Hi everyone, I’m Bonnie, Mariel’s sister in law. Here’s my little family to the right. My three kids always keep me busy, but lately the two boys have been pestering me non-stop about telling them stories. Not the kind out of a book, mind you, but stories about me or my husband when we were young or made up stories with them as the heroes.
Is it just my kids or do all kids constantly beg, “Please tell me a story.”? My kids have this line down so well they literally say it in their sleep (or at least as they are drifting off to sleep every night). Come to think of it, almost anybody loves a good story. I know I do.
Some of the best memories I have from childhood revolve around storytelling. My grandma was a great storyteller and she passed the talent along to my mom. So, growing up I had plenty of chances to hear them spin a yarn. Nothing brings on that feeling of nostalgia like hearing my mom tell a familiar story to my kids just like my grandma told it to me years and years ago.
Since having children, my interest in being a good storyteller has really been peaked. The problem is that (like many things that I didn’t appreciate until I got older) I really never took the time to understand the art behind storytelling. Oh, I know, anyone can read the words out of a book, but do you really make it entertaining? And what happens when the kiddies want a “real story”. Can you pull something out of your hat and make it sound interesting?
It’s much harder than I ever thought, but I am trying to learn some tricks so that I can carry on the tradition. Here are some helpful hints that I have found.
#1- Using Voices .This is really important. Your story is not going to seem believable if everyone in it talks the same way. You might feel sheepish at first, but I can guarantee you that your kids won’t mind. You don’t have to sound like Jim Dale (narrator of Harry Potter for those who don’t know). But try and find a different voice for each of your characters.
#2- Sound effects. When something happens in the story, i.e. “the wind blew through the trees”, add a little sound effect that makes it sound like the wind really is blowing through the trees. It will make things seem more real and various noises will help keep the kids attention.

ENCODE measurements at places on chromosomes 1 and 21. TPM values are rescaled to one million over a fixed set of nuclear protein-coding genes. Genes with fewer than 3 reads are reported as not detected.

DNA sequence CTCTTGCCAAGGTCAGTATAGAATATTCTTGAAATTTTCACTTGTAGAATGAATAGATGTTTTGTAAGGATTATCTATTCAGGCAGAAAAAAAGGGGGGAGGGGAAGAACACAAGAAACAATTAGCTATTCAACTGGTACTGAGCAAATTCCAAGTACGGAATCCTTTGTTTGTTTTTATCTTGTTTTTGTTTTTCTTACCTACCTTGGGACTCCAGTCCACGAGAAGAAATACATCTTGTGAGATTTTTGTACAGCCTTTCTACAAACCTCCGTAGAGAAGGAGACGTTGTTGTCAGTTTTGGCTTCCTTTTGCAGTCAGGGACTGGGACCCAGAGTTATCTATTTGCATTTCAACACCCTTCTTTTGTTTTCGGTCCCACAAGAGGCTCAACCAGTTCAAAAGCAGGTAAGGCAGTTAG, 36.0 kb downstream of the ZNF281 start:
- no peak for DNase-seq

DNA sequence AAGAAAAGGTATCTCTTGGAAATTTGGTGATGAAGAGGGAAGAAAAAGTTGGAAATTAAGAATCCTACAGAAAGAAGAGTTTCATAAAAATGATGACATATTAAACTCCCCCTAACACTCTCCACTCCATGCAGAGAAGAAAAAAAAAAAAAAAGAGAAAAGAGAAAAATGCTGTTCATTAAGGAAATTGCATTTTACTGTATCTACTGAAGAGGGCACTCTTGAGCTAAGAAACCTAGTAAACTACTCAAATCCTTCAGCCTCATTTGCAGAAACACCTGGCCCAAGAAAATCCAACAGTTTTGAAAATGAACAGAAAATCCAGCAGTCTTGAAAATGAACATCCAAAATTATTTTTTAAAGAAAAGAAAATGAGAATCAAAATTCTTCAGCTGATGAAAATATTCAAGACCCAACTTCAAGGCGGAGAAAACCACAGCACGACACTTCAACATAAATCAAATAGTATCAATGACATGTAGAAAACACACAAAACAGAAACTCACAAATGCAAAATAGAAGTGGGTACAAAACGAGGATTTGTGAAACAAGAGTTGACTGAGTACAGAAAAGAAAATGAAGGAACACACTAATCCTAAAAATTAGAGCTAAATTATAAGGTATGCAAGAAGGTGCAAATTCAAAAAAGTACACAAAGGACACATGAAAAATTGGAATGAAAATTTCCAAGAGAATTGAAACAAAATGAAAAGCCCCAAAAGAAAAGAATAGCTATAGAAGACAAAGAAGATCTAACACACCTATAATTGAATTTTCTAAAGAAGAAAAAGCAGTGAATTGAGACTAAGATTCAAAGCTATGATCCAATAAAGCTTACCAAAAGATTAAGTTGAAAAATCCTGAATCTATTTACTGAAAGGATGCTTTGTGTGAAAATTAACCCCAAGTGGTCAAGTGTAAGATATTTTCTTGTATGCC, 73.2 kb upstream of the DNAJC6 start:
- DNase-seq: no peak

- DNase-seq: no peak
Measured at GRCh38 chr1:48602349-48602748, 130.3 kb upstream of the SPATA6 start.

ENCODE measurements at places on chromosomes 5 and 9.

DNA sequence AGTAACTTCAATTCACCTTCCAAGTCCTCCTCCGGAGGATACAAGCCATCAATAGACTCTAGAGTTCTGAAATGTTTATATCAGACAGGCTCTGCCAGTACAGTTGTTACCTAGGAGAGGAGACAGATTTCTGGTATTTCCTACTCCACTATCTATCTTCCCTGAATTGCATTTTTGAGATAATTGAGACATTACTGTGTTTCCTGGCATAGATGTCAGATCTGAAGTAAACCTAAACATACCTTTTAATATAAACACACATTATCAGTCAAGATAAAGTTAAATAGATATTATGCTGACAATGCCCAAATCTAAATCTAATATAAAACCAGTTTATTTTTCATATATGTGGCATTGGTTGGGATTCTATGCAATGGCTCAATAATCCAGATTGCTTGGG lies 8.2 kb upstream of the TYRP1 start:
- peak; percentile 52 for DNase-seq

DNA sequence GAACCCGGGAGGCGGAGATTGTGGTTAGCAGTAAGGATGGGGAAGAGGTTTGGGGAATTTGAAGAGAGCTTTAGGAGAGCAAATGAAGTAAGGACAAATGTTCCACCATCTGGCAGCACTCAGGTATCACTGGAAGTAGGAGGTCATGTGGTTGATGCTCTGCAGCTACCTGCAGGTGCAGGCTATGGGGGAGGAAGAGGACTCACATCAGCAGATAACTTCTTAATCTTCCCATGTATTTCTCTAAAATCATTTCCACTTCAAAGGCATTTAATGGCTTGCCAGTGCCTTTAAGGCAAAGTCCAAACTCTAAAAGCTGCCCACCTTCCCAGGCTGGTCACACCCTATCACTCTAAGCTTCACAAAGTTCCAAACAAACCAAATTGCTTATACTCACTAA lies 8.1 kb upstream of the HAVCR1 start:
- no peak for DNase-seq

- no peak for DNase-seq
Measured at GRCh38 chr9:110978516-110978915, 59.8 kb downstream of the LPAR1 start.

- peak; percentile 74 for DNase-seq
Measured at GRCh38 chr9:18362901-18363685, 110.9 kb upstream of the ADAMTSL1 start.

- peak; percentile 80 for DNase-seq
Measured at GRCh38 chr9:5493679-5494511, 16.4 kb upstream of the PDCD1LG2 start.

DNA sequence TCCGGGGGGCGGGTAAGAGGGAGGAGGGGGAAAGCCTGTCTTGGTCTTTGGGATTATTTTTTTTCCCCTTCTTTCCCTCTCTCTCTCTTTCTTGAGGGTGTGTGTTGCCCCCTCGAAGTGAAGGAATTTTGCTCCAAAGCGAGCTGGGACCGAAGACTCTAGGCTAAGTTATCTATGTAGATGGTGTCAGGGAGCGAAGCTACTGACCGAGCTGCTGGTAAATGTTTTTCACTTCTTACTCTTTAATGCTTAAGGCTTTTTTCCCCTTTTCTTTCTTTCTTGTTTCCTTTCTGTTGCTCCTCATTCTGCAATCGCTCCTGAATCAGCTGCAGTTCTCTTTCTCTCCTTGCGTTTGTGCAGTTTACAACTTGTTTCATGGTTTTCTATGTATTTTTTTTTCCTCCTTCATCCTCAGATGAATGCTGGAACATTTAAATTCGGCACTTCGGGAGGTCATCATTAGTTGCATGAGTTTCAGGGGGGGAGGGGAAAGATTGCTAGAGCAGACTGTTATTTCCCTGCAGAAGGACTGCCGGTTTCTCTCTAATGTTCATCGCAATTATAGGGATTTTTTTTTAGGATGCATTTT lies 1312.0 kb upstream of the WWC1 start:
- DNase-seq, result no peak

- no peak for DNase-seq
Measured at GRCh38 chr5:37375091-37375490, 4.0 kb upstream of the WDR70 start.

This guy, Fred Newman, is amazing with sound effects. My sound effects are pathetic in comparison but he is good inspiration and really attention grabbing! If you’re really ambitious, he even has a book.
#3- Make eye contact with those listening to the story. This is one reason why stories read out of a book are different than stories told from memory. It is hard not to pay attention when someone is looking straight at you. Mind you, I am a book fanatic and the written word has its place too, but just try sometime telling a story that you know by heart and looking at your kids while you tell it. See if it has any effect.
#4-Emphasize the five senses. Talk about things in the story that can be seen, heard, tasted, smelled, or touched. I have boys so sometimes I use descriptions that are downright disgusting. One of their favorite stories is about me being at Sea World as a youngster and watching a girl standing next to me get pooped on by a seagull. They love it! The grosser the better.
#5- Use stories that you know well. While you may have a special knack for making up stories on the spot, most people find it easier to at least know where the story is going and how it will end. You don’t need to have every word memorized, but know the most important parts.
Ok. So those are the tips. Happy storytelling. If you are still needing more or better advise, or if you want to get the man in your life involved, this book/CD is supposed to be really good and helps people learn how to tell stories that will teach their children what is right. It is specifically focused on Dad’s telling stories to their children.
Also, there are story telling festivals that are amazing. You might be surprised how entertaining it is to hear professionals tell stories the way they were meant to be told. I know there is a Mt. Timpanogos Mid-winter Festival in February. Check it out at ww.timpfest.org.